Wednesday, May 9, 2012

Does Ryan Actually Believe That Budget Process Nonsense?

Look, I admit it: the silly GOP talking point about the Senate not passing budget resolutions bothers me more than, perhaps, it should. Oh, it's a stupid talking point, alright, no question about that (and massively hypocritical; failures to pass Budget Resolutions started under GOP control of Congress). It conflates budgeting, which is an important business, with passage of Budget Resolutions, which may or may not be particularly important.

Anyway, I guess the reason that it gets so much attention is that top Republicans, including Paul Ryan, keep using it as if it means something. For example, in a column (with Buck McKeon) today about military spending, Ryan starts with a partisan but not crazy description of the debt limit fight:

When House Republicans made clear that any increase in the debt limit must be accompanied by an even greater amount of spending reduction, the President insisted that he would not accept a debt-limit deal that did not include large tax increases on American families and businesses.
I mean, I could quibble with some of that, but yes, Barack Obama wanted higher taxes than the Republicans. But then he says:
All of this work was made more difficult by the Senate's failure to pass any budgets at all in 2010 or 2011. 
Really? Exactly how were the debt limit negotiations made more difficult by the Senate's failure to pass FY 2011 and FY 2012 Budget Resolutions? Did Democrats not know their own position? Of course not; Barack Obama had submitted a budget (well, actually, an original and a supplemental budget) that served as the first-cut Democratic position. Did Republicans not know the Democrats' position? Of course not. They, too, had Obama's budget. Were Democrats not prepared for the details involved in complex budget negotiations? To the contrary; the president's budget was far more detailed than either of Ryan's House-passed budgets have been.

Of course, Ryan here is just indulging in a little partisan cheap shot here. Which is, certainly, what you expect of partisan hacks, although not so much of those who are trying to get treated as "Serious" legislators. But I continue to be baffled by the whole thing -- it just doesn't strike me as a particularly effective talking point, although perhaps it focus groups that way -- leading me to suspect that it's Paul Ryan himself who actually, and foolishly, cares about it.


  1. I'm inclined to think that it's just being used as a talking point. In that light, I don't think it sheds any light at all on whether Ryan believes it or not.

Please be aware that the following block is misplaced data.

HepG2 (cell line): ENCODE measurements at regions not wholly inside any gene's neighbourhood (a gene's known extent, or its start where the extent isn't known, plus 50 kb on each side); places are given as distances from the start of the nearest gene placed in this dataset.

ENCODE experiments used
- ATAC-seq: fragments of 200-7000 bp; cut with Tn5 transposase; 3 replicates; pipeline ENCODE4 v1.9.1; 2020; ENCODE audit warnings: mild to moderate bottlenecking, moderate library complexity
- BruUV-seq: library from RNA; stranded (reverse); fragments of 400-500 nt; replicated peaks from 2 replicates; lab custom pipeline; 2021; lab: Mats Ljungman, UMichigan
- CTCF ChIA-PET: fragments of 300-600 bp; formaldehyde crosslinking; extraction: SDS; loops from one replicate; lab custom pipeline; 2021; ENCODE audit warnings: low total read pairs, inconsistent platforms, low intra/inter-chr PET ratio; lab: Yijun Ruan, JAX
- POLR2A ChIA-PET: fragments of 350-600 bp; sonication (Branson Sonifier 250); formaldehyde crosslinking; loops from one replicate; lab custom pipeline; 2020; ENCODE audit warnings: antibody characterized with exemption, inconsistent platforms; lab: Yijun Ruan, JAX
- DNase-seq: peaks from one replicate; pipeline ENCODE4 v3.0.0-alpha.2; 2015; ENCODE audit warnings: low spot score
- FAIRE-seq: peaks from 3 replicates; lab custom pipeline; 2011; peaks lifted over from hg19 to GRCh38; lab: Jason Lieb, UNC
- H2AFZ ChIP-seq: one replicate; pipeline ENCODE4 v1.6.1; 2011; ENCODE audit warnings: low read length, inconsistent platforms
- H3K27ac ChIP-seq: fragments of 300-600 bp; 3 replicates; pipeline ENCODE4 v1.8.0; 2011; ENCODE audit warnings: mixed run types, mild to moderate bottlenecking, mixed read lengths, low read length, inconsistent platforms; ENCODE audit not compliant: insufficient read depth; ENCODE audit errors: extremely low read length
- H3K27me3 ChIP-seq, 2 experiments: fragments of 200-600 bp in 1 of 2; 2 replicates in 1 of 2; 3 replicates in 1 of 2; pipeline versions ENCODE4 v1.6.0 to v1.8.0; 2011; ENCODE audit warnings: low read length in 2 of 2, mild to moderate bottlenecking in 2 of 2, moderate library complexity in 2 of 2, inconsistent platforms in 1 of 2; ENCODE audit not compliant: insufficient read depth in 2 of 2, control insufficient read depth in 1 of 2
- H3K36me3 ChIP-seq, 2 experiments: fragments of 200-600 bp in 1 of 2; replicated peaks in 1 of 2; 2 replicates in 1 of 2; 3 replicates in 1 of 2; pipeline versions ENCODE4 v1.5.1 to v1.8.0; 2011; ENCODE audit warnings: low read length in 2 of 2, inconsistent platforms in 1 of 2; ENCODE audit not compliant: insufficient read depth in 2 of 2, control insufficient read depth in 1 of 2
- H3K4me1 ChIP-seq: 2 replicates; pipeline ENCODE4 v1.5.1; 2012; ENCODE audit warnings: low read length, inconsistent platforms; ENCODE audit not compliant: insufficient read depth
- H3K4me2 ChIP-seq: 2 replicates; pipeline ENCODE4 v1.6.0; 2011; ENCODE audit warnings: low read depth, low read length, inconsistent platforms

2. "Of course, Ryan here is just indulging in a little partisan cheap shot here. Which is, certainly, what you expect of partisan hacks, although not so much of those who are trying to get treated as "Serious" legislators."

    Not up to your standards. I think Ryan is getting to you.

  3. Ryan does remind me a lot of a great interview i read, i think it was in Rolling Stone, with the chair of Newt's old history department. The Chair said something along the lines of "Newt is clever but not very intelligent, he doesn't really know what history is for." And it's true, Newt was a huge fraud in academia, he did no original research, published nothing and taught weird classes like "The History or the Future" whatever that is. I think Ryan is kinda similar, he styles himself this great economic mind who specializes in budgets but he doesn't seem to be particularly knowledgeable at all. For example, he is constantly saying that his plan to privatize medicare will lower costs and improve service even though when we tried that as a policy experiment with medicare advantage the result was worse outcomes and care at a higher cost than traditional medicare. Ryan strikes me more as a hard line ideologue, that is, he believes in his ideology no matter what evidence is presented to him and will keep holding to his ideology no matter what. In that sense, Ryan will always call his political opponents irresponsible no matter what and will attack them with whatever is at hand.

  4. Short answer: Yes, he believes it.

    Longer answer: But he doesn't understand what he is talking about, or what the consequences of his actions or proposals would be...or he doesn't care.

  5. Anyone here able to explain a little more fully just what it means, the difference between a budget and a budget resolution? Is a resolution just like a way of saying, "we're gonna try to stick to random number X", and if they don't pass it, oh well?

    1. There are bunches of budgets -- there's the president's budget that he submits in January, there's the Congressional budget resolution, and then there's whatever they wind up doing at the end of the year, which might or might not be in one piece, and which might itself have multiple iterations.

      The Congressional Budget Resolution is, first of all, not a law; it's a concurrent resolution. If it passes both Houses in the same form, then it becomes a set of instructions from Congress to Congress. It matters because it can contain reconciliation instructions (if something isn't in the budget resolution, it's not supposed to be able to be in a reconciliation bill, and without a budget resolution they aren't supposed to be able to do a reconciliation bill that year. It also generates, normally, instructions to Approps and it's subcommittees about what totals they're supposed to come to. It also instructs Ways & Means/Finance and other substantive committees to write changes to law to implement what the Budget Resolution says.

      But it isn't law, and it isn't binding.


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